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How Star Wars escaped its creator

Book review: Chris Taylor’s ‘How Star Wars Conquered the Universe: The Past, Present and Future of a Multibillion Dollar Franchise’


 
A child with a toy lightsaber plays with a man dressed up as a stormtrooper from the Star Wars movies during a tourism event at Habib Bourguiba Avenue in Tunis. (Zoubeir Souissi/REUTERS)

A child with a toy lightsaber plays with a man dressed up as a stormtrooper from the Star Wars movies during a tourism event at Habib Bourguiba Avenue in Tunis. (Zoubeir Souissi/REUTERS)

How Star Wars Conquered the Universe by Chris TaylorHOW STAR WARS CONQUERED THE UNIVERSE: THE PAST, PRESENT AND FUTURE OF A MULTIBILLION DOLLAR FRANCHISE

Chris Taylor

There have been many books about Star Wars, but most of them are about the movies—by no means the most interesting part of Star Wars. In this book, Taylor, an editor for the website Mashable, tries to take stock of the full impact of George Lucas’s creation: not just the films, but things like the advertising, the official novelizations and the knockoffs, such as the Canadian movie Starship Invasions. He even devotes several pages to The Star Wars Holiday Special, the variety show about Chewbacca’s family. And the book is also about what Taylor calls Star Wars’ “planet of fans,” people who love Lucas’s characters and world and, sometimes, seem to understand them better than he does.

Because Taylor sees that Star Wars is more than just a bunch of movies, he’s able to spot things movie critics usually miss, like its crucial place in the history of merchandise. “No one had ever made a dime out of toy merchandising associated with a movie,” Taylor points out; Lucas even persuaded a toy manufacturer to drop its anti-violence policy and sell toy laser guns to kids. Taylor offers a good analysis of Lucas’s obsession with new special effects technologies, and how it led to his infamous decision to withdraw the original version of Star Wars in favour of a CGI-enhanced copy.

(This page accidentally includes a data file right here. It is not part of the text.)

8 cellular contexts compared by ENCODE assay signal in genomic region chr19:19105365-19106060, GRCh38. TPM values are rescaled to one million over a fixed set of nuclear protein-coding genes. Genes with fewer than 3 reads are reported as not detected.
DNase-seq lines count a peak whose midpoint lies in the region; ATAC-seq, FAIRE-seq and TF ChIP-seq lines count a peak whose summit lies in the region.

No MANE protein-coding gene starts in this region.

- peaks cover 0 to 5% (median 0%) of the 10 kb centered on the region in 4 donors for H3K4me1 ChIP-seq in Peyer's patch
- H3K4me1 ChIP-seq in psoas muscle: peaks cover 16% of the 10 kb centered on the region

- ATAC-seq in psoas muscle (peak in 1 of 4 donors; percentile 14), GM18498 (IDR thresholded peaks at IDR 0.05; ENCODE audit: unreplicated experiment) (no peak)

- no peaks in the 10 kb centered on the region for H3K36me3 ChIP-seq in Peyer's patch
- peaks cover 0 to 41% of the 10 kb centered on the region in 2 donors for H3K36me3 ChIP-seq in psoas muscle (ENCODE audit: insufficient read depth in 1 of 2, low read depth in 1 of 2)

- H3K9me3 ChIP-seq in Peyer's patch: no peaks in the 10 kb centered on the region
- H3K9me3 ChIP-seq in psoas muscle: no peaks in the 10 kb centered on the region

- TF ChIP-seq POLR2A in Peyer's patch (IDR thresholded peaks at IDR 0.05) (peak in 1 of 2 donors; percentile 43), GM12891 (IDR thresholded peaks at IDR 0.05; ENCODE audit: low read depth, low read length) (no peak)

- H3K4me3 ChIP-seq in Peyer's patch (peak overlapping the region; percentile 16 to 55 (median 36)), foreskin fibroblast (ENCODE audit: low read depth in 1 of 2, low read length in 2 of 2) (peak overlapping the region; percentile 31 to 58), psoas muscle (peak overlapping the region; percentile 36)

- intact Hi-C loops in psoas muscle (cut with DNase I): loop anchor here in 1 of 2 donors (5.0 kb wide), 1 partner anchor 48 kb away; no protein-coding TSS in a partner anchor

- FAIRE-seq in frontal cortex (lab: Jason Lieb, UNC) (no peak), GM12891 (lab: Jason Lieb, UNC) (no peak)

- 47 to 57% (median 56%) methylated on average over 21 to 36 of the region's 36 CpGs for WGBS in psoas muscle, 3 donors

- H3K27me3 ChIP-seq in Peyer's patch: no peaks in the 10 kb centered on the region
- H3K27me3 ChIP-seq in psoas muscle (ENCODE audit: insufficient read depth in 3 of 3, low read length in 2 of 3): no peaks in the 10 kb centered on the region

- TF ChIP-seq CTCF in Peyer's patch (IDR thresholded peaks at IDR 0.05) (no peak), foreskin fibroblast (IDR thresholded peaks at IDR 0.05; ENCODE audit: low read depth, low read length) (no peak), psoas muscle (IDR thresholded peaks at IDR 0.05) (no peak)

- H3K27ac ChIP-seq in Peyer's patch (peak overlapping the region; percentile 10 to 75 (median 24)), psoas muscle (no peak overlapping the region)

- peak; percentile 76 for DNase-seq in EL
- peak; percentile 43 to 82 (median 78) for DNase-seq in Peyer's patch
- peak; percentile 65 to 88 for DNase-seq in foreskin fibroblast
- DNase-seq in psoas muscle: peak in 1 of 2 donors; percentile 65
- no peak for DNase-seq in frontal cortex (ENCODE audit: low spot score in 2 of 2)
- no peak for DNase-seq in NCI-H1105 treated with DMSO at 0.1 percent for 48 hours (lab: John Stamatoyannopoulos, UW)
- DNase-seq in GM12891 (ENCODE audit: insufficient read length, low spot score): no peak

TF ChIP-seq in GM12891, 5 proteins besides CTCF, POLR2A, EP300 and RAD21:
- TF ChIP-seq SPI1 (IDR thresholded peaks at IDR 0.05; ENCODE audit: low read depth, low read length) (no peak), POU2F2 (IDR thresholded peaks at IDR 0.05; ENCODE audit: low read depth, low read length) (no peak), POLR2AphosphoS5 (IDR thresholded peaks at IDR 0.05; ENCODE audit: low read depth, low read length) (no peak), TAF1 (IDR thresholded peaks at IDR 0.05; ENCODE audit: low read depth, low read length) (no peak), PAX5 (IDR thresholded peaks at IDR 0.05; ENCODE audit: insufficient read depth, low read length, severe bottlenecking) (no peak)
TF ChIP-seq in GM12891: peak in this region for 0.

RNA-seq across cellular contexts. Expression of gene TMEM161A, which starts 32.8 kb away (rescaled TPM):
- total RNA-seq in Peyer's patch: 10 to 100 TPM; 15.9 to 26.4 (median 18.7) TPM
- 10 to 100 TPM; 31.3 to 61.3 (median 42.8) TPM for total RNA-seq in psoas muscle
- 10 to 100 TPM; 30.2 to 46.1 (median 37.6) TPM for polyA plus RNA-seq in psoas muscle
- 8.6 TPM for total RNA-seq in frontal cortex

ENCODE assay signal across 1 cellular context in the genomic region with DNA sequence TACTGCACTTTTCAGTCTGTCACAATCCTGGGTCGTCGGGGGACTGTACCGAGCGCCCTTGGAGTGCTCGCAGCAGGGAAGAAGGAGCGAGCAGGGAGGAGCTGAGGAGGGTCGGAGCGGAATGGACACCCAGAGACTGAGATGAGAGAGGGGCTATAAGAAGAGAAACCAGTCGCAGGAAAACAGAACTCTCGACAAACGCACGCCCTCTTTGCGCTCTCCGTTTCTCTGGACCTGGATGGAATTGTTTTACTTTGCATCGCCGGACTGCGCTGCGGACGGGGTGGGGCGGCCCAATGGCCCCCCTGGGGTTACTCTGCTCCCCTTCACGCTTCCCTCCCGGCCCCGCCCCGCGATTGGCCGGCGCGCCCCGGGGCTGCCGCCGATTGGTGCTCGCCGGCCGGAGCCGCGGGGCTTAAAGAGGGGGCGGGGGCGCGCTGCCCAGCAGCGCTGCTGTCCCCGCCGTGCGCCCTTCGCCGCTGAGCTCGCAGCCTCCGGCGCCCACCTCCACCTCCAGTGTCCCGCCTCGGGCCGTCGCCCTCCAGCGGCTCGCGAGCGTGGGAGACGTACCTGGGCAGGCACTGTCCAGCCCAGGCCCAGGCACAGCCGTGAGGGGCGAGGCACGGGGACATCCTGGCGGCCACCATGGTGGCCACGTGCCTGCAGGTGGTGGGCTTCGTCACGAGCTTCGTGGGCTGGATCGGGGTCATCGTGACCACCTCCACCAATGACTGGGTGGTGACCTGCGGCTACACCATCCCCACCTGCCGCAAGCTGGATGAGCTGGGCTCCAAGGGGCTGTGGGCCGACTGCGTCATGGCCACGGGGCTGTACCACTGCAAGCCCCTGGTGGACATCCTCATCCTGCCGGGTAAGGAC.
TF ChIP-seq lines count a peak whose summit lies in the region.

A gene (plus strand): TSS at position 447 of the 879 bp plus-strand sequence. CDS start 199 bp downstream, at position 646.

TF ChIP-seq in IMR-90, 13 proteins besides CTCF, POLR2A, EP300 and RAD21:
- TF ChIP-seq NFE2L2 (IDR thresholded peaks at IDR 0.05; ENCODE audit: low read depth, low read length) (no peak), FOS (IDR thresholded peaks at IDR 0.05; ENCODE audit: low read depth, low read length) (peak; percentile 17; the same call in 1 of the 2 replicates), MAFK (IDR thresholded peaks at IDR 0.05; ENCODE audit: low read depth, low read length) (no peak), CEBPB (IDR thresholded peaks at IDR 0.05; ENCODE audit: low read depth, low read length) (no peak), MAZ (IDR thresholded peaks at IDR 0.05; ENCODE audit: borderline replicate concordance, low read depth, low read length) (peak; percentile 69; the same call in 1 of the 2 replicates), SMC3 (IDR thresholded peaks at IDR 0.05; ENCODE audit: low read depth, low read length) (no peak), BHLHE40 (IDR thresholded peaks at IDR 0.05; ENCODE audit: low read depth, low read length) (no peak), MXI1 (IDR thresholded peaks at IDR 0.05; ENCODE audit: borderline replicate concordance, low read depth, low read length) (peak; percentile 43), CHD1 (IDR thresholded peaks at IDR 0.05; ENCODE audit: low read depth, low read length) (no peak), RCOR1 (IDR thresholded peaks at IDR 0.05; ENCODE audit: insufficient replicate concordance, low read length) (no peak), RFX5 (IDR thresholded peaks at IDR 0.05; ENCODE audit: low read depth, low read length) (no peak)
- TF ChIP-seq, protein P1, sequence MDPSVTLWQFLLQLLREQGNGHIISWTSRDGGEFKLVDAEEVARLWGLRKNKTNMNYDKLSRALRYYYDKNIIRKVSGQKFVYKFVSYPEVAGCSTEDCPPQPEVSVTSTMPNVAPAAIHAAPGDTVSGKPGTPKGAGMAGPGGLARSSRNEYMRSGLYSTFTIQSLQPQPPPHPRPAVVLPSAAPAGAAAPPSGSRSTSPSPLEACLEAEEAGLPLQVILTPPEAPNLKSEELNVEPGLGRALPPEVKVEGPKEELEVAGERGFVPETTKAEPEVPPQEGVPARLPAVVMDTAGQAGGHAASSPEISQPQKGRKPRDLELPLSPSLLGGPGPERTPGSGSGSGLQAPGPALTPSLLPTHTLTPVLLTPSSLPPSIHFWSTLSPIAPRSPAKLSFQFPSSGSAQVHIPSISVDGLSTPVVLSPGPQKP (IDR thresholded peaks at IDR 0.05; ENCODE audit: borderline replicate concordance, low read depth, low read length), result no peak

Of course, fans tend to prefer the original versions and, in this, as in so much else, they come off as more sympathetic than the man Taylor sometimes calls simply “the Creator.” Many of the best stories in the book are about fans, like the guy who moved to San Francisco just so he could see an early screening of Star Wars Episode I: The Phantom Menace, or Taylor’s encounter with a fan actually willing to defend the three Star Wars prequels, even if he also admits that “George Lucas is not a writer.” Taylor lets us see how Star Wars fandom evolved alongside the movies, from the old fan newsletters to the modern interactive culture, where fans produce re-cut versions of the films (including actually watchable versions of the prequels). Whatever happens to Star Wars now that Lucas has sold it to Disney, one thing seems certain: Star Wars will always be intriguing more for the things that happen around it than what happens on the screen.


 
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